I wasn't sure whether to write about this or not. I thought about when to post it.
I will tell you that if you don't want anything to be a bummer for your holiday, you should probably skip it until after Christmas. I warn you. It's heavy, and it's sad.
Alright, you choose to read.
I got home after my 20-mile run on Saturday (I did it 15-minutes faster this time, and I felt way better) and my sister called. "Did you get my message?"
"No, I just got home. I haven't checked my messages yet."
"Bari, what was the message?"
Long silence, and then a deep breath. I kind of knew what was coming.
"Daddy's gone. I found him this morning."
It's may seem somewhat strange for me to divulge this on line, to people who may or may not know me well. But here goes.
My father chose the exactly time and manner of his death. At the age of 74, he decided that he did not want to face any health or mental declines, and he chose instead to leave the world to join my mother, who passed away in 1998.
The grief, and anger, the sadness, weigh heavy on me. I'm angry at him for doing this to my sister. This is my sister's holiday memory now, finding her father dead at Christmas. She spend the last month taking time off work to take care of him after his car accident, making sure that he was geting the care that he needed, paying his bills while he recovered. They lived in the same town together in Alabama near where my mother is buried. I would call and check up on him, and talk to her, to see how things were going. On Thursday, she took him home to his apartment, and got him set up with a home health care worker. He was doing well.
The last night he was alive, he had her copy all his addresses and phone numbers into her address book, make sure his apartment was clean, and shave him. He laughed and joked. There was no sign. No clue. She kissed him goodbye, and left.
Then the next day she called him. The phone rang, and rang, and rang. And rang...
I expected that at some time in the future I would lose my father. Nobody lives forever. I'd even started preparing myself emotionally fot it. But not for this. My sister is left with this holiday memory, as am I. I am also left with a host of "what if's" and "if only's". No note, other than "I love you all" scribbled on a folder. No explanation. No email. I'm angry that I didn't get to say goodbye. I'm angry that he planned this and couldn't have planned it in a way in which someone would find him who wouldn't be haunted by the memory of December 22nd.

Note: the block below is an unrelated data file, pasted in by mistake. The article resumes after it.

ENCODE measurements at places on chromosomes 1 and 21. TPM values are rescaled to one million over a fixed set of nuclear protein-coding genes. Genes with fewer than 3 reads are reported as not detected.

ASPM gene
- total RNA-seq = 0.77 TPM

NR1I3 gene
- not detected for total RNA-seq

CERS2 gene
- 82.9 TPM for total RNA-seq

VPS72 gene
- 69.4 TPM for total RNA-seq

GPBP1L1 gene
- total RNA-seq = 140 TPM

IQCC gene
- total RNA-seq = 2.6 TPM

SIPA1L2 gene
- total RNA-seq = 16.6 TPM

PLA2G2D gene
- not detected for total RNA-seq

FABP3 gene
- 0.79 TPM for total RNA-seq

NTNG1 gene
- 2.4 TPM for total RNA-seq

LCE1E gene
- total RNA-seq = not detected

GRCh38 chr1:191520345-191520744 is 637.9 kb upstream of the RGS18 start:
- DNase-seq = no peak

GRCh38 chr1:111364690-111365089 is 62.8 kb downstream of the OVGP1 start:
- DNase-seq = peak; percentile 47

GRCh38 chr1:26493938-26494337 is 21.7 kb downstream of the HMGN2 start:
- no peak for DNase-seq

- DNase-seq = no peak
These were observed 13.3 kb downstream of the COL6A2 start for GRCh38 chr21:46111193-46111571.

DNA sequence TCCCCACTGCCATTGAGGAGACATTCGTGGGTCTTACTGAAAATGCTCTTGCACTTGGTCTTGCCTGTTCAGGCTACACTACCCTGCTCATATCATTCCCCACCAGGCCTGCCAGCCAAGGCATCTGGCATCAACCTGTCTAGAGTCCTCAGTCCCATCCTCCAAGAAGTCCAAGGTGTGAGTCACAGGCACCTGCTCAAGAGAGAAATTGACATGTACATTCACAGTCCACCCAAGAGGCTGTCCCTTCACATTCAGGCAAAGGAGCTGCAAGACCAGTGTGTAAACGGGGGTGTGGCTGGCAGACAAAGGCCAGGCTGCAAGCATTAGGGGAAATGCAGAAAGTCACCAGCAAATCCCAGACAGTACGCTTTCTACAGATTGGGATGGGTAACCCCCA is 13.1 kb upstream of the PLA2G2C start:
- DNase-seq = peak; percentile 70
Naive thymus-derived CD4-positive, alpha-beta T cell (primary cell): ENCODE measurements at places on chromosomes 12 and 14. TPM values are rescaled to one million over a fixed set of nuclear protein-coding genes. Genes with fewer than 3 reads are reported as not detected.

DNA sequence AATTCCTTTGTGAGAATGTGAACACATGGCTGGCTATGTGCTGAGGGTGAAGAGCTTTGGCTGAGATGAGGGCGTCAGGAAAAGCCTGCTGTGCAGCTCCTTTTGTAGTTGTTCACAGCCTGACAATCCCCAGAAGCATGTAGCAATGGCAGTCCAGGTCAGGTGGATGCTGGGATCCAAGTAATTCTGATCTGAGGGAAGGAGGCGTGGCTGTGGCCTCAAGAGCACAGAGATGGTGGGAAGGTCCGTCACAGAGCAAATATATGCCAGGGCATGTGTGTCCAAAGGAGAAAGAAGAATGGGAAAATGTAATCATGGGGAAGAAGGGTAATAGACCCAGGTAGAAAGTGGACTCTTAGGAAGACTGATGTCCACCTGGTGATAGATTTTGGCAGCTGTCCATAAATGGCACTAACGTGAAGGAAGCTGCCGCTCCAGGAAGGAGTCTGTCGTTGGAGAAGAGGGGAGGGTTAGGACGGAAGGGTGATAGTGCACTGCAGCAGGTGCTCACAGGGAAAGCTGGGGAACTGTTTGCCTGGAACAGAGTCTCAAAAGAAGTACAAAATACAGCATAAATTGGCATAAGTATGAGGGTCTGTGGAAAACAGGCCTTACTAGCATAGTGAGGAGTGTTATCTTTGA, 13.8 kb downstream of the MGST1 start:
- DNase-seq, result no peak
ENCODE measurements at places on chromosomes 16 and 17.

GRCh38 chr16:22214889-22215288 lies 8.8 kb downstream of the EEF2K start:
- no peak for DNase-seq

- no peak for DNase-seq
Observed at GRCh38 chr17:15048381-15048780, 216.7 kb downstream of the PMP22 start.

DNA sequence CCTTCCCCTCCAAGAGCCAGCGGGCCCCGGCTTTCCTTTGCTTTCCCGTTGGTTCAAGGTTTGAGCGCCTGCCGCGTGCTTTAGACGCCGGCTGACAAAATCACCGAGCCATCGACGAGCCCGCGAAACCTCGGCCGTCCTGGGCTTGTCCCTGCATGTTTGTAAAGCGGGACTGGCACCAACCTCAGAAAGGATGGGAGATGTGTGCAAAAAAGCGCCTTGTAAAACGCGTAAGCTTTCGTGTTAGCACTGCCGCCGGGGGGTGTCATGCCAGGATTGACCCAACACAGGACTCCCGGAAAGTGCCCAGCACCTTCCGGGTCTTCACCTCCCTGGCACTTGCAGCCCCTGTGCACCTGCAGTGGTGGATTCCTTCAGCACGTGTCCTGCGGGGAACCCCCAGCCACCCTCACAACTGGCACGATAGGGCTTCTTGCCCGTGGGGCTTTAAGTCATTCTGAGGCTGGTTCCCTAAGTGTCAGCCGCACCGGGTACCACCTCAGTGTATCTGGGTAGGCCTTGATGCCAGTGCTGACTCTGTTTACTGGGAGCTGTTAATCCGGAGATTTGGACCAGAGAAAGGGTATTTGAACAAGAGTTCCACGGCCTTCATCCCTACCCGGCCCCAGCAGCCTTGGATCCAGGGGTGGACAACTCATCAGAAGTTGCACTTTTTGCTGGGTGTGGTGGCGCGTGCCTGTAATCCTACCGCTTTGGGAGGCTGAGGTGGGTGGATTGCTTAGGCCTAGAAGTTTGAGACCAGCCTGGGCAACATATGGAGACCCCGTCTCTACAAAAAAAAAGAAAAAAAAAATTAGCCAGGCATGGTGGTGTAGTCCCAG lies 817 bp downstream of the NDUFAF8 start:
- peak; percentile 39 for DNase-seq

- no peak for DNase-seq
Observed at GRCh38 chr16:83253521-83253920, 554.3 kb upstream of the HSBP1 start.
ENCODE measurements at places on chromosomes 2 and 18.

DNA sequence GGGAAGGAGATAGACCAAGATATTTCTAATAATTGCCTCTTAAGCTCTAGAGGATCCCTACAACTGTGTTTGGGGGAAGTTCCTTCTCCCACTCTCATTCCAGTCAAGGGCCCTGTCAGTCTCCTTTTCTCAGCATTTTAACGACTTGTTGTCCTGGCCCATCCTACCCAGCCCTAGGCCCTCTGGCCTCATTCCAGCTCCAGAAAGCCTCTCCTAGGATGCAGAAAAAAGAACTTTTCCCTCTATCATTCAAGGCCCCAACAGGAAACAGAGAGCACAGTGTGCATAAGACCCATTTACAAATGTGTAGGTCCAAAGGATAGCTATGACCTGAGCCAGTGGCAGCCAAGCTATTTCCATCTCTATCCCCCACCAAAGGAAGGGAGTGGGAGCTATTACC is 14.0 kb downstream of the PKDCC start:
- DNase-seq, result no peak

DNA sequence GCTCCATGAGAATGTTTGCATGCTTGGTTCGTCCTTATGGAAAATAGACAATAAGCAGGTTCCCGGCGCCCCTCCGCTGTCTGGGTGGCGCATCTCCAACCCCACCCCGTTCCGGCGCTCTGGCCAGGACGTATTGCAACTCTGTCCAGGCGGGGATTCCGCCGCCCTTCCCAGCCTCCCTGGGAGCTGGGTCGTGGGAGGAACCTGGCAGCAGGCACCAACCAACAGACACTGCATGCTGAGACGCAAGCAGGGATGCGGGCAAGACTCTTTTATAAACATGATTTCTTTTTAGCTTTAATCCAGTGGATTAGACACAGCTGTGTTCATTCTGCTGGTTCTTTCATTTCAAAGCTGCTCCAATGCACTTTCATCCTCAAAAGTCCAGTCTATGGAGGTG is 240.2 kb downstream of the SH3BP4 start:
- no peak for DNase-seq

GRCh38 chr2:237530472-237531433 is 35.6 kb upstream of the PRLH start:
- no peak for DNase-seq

My aunt called me to talk to me about it. "There's a lot of depression in our family, you know"
There's a lot of substance abuse and suicide. in my family. I run. I run, and run and mull things over in my mind. As far as I know, I'm the only one in my family that does. I think about how my decline and/or absence would affect those that love me, and I work things out. I try to stay healthy. I spread myself thin, but it's so that the loss of one part of my life would not make me think my life was over.
I'm still pissed. And grieving. I can't write any more right now.
I'm sitting here, looking out the window. I did 3 miles this morning. Big whoop. After recovering from CDiff last month, I got a cold...
Ahhh. That crispness in the air. The blueness of the sky! Can you see it? Can you feel it?? IT'S MARATHON SEASON! So, my friend ...
Dear diary, is anyone out there? it doesn't take a genius to notice the rapid decline in the number of posts on this blog in the pas...
Even though I was in awful shape in 2016 I was still stubborn and foohardy...so I spent a year running down whatever fitness base I had left...